The nodes are the individual diagrams and the links are added if the software thinks that they are connected. For example here is some one saying that the institutional entities need to convert this back to mangroves and someone else saying that mangroves need to be revitalized, these are the same ideas and you can see how these ideas are similar although it may be that the two people who wrote it have never met or be in a position where they don’t work together. By demonstrating that they share same values, we open a basis of a working relationship.

Another example is how people describe housing and mixed use developments:

Why is this important?

In many cases, people are really talking about the same thing but they way they describe it is slightly different. How do we demonstrate this transparently? We use technology for this.
Geodesignhub is a software used in negotiations and often times people are saying the “same thing” but in different ways and this creates a illusion that the other person is saying something that might be incompatible but using technology and semantic analysis we can demonstrate that they are similar and help people build a common ground and a nuance about their positions. This helps in co-ordination and getting people on board with other ideas.


There is a reason this post is called the “Frontiers of Geodesign”: conversation, communication and describing a concept is a art. Some people are naturally better communicators than others. The technology here assumes that the titles and text is clear precise and comes from someone who has some experience in naming things appropriately. We have seen that the results of this depend largely on how well the ideas are described i.e. the text used.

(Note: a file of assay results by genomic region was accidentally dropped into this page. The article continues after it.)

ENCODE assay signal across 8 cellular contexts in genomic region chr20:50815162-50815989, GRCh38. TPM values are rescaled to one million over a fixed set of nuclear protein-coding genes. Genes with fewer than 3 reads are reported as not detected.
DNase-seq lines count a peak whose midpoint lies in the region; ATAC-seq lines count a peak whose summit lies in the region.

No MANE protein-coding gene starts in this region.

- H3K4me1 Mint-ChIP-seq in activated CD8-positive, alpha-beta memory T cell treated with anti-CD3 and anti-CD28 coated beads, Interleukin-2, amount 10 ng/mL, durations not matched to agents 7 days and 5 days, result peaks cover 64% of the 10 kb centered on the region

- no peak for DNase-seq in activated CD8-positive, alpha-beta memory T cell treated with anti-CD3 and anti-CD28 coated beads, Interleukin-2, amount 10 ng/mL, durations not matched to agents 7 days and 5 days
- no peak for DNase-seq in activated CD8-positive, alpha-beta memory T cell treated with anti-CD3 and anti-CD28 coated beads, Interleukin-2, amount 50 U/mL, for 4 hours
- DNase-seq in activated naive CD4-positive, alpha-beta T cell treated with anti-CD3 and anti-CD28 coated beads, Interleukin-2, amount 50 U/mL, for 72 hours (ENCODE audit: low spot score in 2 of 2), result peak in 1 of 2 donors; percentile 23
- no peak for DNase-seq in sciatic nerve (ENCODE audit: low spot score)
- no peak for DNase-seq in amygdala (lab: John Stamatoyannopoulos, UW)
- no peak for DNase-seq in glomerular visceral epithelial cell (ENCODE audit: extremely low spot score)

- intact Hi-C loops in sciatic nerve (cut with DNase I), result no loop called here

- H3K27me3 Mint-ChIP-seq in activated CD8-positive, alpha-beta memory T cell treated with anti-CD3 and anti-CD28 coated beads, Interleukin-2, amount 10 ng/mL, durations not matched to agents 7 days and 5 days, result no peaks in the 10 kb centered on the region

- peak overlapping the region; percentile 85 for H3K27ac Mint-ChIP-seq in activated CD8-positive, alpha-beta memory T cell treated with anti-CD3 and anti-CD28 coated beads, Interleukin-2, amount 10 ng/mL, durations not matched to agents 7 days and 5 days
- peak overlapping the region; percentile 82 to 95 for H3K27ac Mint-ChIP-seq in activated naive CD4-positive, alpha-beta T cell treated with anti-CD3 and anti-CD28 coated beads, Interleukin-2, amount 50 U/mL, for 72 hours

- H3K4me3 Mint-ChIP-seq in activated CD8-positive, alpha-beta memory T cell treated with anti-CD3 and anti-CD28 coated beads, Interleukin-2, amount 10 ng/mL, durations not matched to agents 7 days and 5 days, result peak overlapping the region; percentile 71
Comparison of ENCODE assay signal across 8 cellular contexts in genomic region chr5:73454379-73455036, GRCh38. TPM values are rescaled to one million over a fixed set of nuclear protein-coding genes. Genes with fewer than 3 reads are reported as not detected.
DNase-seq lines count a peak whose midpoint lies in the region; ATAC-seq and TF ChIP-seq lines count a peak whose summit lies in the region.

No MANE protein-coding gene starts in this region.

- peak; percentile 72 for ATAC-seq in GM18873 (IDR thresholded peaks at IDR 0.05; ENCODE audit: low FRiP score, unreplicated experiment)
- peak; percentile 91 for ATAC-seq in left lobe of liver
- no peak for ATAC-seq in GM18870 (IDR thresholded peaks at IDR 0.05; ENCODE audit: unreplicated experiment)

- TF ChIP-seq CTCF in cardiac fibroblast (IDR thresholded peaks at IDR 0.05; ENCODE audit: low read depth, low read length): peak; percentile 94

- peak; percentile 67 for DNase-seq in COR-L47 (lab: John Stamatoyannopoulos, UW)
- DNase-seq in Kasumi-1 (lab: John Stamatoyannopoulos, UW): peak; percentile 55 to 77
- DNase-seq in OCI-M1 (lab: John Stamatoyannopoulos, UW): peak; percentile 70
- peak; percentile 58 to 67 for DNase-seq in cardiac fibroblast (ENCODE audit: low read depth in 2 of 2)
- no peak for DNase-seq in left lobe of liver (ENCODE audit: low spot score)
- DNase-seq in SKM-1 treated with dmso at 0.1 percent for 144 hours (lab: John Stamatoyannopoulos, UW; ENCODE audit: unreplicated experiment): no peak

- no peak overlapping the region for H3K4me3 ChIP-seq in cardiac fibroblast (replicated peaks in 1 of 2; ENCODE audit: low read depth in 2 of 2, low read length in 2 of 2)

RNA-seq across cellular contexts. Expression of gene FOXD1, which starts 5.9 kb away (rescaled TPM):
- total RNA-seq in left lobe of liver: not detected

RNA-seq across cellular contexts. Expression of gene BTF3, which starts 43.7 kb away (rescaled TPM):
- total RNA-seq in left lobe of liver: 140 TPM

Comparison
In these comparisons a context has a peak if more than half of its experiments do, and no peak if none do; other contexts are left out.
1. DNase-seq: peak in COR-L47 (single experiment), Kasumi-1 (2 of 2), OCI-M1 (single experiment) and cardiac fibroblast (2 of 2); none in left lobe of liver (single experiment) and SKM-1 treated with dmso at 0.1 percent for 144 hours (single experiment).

What is the technology?

This is a open source plugin and you can take a look at the code on the link. But basically it is using Geodesignhub API to download all data from Geodesignhub and then uses primarily the Natural Language Toolkit to build this. You can get really deep in to semantic analysis, sentiment analysis etc. but all of that can be used in this context.


If you are interested in sentence or sentiment analysis of the way people describe things, this is a invitation to contribute to this by engaging with me or the community. At the moment it works well with English since it uses the NLTK default corpus. Geodesignhub is used all over the world with many kinds of problems and communities and of course supports many other languages, we have not really tested this on non-english languages but it would be a very interesting next steps.

About Geodesignhub plugins

Geodesignhub provides a very extensive API where everything in the software can be taken out for use with other tools. All plugins including the one above use this API to export data out of Geodesignhub. This enables us to provide “one-click” integration with Geodesignhub, so you can focus on the problem at hand rather than software. If you have the skills and resources you can use it to build or import into your own tools.